Hi. I know it’s been a long time. I also know I said in my previous post about canine Lyme, that my next two posts would be about Lyme disease. I do still plan to do those, but I have been writing various other posts (all half-finished, of course, with many waiting for pics), so I decided to go ahead with some new stuff in the meanwhile. I will definitely do the promised Lyme Awareness Parts II and III eventually.
Instead, how about a “Sharon-and-Barnum Update”?
I know those have been severely lacking at After Gadget. And, of course, I’ve written several half-posts about why they’re lacking. Sigh.
[Also note: All photos in this post are outdated. Barnum is now HUGE in comparison to these itty-bitty-puppy pics. Probably close to 60 pounds, and growing. He is six months old, and the most recent pics that have made it onto my computer are from early May. So, just imagine him now as tall as me (5’6″) if he stands on his hind legs, and his head is now about the size of his whole body when he arrived. Okay?]
Anynoodle, soon after I got Barnum and joined a training listserv, several people pointed me toward Sue Ailsby’s Training Levels.
The Level Book is a system of clicker training every foundational skill a sports/performance dog (and therefore, a service dog), can use. Sue, herself, has trained herding, agility, obedience, and all sorts of other dog sports, as well as training her own service dogs after she acquired a disability. She also trains other species, especially her own llamas, to do some remarkable stuff. The Levels provides a systematic, detailed, and kind structure.
I thought I’d been “working the levels” pretty much since I discovered them, soon after I got Barnum, but I realized recently that I had mixed up the Introduction and Level One (L1), with L1 and Level Two (L2). So, I thought I’d looked ahead and seen the next steps on the next level, but I was wrong! (Or maybe I did, but I forgot it all, which is also possible.)
As it turns out, many of the next steps are not what I thought, so we have missed some things and gone farther ahead on others. The Levels don’t forbid doing some things out of order, but it was a surprise.
We also had not tested any of the levels. I did ask another trainer in town if she would judge me on the levels — there are few of us in my very small town who do advanced dog training, so I was thrilled to find a neighbor who used to work an SAR dog — but she never got back to me.
Finally, Sunday night, I decided to start using the training log I’d set up before Barnum arrived, but which I hadn’t written in since, except to put in his name. I thought it was high time we tested ourselves, one way or another, on L1, and officially moved on to the behaviors of L2.
Here’s my first log. I hope to post periodic logs (the interesting ones) on After Gadget.
6/20/10 – Barnum’s six month’s old, and I’m getting ready to test him on the L1 skills. In the course of our walk today, we did some recall and loose-leash walking practice, but that’s pretty much it, and neither of those are really tested in L1. I’m going to ask Betsy to judge us.
I’m nervous! Even though I think we should do fine, and have in general surpassed the requirements by quite a bit, you never know where your weak spots are. Rather, I do know where our weak spots are. Down (“Platz!”) is a big one. He is really dependent on a lot of body language for that one. There is also his low frustration threshold and nervousness — when he will get anxious and whiny about doing a behavior.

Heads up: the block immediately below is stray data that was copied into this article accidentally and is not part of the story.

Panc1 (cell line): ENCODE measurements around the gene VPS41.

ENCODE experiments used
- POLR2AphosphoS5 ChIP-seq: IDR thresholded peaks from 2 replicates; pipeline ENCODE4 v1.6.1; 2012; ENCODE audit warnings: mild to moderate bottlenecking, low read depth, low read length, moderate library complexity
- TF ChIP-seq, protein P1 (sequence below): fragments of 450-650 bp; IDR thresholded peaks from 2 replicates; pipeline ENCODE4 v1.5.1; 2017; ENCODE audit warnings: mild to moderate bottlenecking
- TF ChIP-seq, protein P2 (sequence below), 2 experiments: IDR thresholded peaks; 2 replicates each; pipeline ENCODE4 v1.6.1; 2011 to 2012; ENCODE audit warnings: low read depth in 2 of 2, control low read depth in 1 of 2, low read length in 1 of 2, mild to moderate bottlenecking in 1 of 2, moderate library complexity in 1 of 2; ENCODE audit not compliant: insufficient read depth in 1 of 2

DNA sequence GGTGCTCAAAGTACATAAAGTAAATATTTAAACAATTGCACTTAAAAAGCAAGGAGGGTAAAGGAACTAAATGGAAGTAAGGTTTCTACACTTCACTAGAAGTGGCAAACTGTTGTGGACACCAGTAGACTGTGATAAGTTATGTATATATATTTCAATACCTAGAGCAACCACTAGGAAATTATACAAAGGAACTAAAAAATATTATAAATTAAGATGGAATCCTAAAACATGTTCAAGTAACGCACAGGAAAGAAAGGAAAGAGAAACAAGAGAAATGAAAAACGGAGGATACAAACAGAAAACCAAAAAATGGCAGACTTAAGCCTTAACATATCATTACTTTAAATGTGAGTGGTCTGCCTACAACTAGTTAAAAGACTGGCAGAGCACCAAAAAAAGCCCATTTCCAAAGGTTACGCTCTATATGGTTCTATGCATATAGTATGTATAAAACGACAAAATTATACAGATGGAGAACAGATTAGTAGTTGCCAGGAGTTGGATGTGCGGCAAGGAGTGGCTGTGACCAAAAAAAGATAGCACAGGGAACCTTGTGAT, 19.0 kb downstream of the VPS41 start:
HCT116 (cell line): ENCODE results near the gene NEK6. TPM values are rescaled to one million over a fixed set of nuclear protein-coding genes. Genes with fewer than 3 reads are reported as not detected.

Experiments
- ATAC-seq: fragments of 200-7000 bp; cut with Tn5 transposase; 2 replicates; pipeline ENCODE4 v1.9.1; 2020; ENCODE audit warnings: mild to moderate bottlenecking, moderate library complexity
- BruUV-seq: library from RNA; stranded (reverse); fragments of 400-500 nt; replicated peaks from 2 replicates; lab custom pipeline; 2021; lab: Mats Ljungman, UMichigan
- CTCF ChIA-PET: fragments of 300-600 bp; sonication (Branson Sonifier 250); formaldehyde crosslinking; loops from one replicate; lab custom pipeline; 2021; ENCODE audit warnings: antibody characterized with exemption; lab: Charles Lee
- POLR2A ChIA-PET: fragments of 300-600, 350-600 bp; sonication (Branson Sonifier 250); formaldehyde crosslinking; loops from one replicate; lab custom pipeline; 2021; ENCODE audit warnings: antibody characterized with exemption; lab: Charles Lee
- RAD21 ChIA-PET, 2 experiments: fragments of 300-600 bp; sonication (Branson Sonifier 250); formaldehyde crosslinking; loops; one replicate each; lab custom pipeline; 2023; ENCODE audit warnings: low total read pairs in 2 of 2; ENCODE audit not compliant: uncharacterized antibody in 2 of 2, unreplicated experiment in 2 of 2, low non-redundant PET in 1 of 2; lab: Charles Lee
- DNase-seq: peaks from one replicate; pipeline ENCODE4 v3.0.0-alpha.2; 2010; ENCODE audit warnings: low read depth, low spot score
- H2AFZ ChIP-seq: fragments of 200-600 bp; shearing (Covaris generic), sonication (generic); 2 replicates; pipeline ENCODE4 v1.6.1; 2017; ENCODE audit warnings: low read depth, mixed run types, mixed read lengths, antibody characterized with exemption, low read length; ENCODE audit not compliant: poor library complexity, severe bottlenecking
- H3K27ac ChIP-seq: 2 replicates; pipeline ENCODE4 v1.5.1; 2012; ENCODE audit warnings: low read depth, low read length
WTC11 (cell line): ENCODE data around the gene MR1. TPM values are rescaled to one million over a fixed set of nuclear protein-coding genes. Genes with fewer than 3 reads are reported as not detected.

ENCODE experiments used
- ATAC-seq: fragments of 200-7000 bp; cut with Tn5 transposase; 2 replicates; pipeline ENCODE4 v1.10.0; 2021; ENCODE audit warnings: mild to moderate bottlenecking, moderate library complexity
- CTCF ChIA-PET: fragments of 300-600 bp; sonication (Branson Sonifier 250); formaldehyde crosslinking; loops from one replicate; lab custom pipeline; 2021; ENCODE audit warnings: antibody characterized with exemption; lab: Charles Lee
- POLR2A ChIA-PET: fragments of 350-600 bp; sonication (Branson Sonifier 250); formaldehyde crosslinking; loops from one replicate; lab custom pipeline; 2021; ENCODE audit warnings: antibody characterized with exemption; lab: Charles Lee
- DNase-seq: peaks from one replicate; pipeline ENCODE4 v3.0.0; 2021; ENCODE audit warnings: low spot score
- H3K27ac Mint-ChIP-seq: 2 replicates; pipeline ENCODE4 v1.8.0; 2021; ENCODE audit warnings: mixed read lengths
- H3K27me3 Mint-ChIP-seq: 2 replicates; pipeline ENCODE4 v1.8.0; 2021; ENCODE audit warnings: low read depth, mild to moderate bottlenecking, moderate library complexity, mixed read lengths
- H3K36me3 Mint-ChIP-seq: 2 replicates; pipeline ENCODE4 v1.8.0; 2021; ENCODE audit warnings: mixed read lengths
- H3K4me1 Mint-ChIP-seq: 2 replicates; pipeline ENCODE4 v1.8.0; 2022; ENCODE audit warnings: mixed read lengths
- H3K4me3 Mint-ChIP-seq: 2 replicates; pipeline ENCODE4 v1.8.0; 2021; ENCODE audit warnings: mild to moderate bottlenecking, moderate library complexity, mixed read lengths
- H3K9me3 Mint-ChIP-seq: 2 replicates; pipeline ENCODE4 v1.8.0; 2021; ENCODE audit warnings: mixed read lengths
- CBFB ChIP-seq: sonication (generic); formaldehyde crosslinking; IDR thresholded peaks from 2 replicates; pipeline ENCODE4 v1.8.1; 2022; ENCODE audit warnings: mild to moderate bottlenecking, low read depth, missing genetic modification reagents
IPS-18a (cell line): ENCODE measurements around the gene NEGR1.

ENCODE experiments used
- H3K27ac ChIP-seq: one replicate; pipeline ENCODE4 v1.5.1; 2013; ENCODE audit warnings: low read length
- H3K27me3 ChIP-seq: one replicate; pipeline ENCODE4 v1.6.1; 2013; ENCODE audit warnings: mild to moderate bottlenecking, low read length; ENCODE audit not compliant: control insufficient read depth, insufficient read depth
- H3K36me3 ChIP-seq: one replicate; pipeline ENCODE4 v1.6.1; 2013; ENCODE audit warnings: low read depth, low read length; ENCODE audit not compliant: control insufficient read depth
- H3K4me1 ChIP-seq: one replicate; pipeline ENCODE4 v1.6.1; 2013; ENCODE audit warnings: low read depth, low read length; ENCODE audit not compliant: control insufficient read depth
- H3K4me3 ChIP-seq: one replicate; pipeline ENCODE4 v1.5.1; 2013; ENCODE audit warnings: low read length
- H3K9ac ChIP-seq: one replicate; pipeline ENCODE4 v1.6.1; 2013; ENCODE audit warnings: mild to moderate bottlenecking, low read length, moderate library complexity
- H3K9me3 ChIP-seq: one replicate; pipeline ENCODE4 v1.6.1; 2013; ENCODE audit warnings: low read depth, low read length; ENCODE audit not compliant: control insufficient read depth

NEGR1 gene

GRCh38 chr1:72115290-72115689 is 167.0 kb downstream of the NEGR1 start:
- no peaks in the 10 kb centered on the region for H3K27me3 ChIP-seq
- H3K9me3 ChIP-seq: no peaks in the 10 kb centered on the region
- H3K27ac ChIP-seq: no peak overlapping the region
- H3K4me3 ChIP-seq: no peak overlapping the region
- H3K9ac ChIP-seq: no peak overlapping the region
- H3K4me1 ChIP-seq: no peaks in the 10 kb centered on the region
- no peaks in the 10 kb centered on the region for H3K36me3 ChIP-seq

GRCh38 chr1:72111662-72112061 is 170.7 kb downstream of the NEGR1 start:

Part of L1 is that I have a homework assignment.
Handler lists, in writing, five things s/he hopes to accomplish by working the Levels.
1. Making sure each skill, especially foundational skills, are truly solid, without any gaps that could require remediation, retraining, or god-forbid-wash-out, later.
2. Having concrete goals. I’m a very concrete, goal-oriented person. I do very well with detailed instructions. The more detailed the lesson plan, the better.
3. On the flip side, it’s always necessary, and it’s my joy, to be creative — to adjust to the situation and the dog. There are a lot of interesting suggestions for “Advanced Education” at the end of each behavior for each level.
The specifics of the levels do concern me, though, and I have to make sure I don’t ignore the cardinal rule, “Know thy Dog,” at the expense of the instructions. Already it’s been clear to me that The Levels assume a level of sustained attention that is often not possible — or enjoyable — for Barnum.
3. Dividing behaviors up into their component parts so that I don’t either (a) overwhelm Barnum by raising criteria too quickly or in “lumps” (more than one criterion at a time) or (b) miss opportunities to raise criteria in ways I hadn’t thought of. (Novel splits.) [Note: For an explanation of what I mean by “splitting” and “lumping” in this post, please go to The Level Book Intro and scroll down to “The Levels.”]
4. Having a sense of accomplishment and community. I have been depressed, grieving, overwhelmed much of the past seven months (Gadget’s death, my own health problems, the loss of multiple friends to death or abandonment, etc.). I have been responding by either retreating/isolating or by being overly judgemental and harsh with myself whenever I make a mistake with Barnum, which can’t be good for his self-esteem, either. For the first couple of months, I was overly frustrated by, and critical of, Barnum, as a result of feeling so inadequate in puppy raising (and without an adequate guide for what it would really be like to have a baby dog). I’ve just joined The Levels listserv, hoping it will provide positive suggestions and information, without the patronizing or harsh attitude that can sometimes be present on training lists (even positive reinforcement lists!).